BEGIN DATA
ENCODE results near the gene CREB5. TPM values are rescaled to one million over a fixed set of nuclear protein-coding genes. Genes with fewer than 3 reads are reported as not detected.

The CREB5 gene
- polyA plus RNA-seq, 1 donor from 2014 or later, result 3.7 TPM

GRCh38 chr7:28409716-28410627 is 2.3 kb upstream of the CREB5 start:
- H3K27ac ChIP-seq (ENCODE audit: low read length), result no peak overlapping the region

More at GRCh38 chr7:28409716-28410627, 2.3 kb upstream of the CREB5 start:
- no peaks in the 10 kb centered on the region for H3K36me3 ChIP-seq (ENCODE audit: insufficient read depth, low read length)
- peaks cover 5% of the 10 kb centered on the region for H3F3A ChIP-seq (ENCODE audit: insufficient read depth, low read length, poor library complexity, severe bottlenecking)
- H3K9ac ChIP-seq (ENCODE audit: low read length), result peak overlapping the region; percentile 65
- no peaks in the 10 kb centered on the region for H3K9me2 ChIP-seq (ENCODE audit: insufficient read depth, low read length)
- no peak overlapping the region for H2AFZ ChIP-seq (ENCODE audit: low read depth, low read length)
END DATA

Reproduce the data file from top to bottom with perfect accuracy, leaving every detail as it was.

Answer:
ENCODE results near the gene CREB5. TPM values are rescaled to one million over a fixed set of nuclear protein-coding genes. Genes with fewer than 3 reads are reported as not detected.

The CREB5 gene
- polyA plus RNA-seq, 1 donor from 2014 or later, result 3.7 TPM

GRCh38 chr7:28409716-28410627 is 2.3 kb upstream of the CREB5 start:
- H3K27ac ChIP-seq (ENCODE audit: low read length), result no peak overlapping the region

More at GRCh38 chr7:28409716-28410627, 2.3 kb upstream of the CREB5 start:
- no peaks in the 10 kb centered on the region for H3K36me3 ChIP-seq (ENCODE audit: insufficient read depth, low read length)
- peaks cover 5% of the 10 kb centered on the region for H3F3A ChIP-seq (ENCODE audit: insufficient read depth, low read length, poor library complexity, severe bottlenecking)
- H3K9ac ChIP-seq (ENCODE audit: low read length), result peak overlapping the region; percentile 65
- no peaks in the 10 kb centered on the region for H3K9me2 ChIP-seq (ENCODE audit: insufficient read depth, low read length)
- no peak overlapping the region for H2AFZ ChIP-seq (ENCODE audit: low read depth, low read length)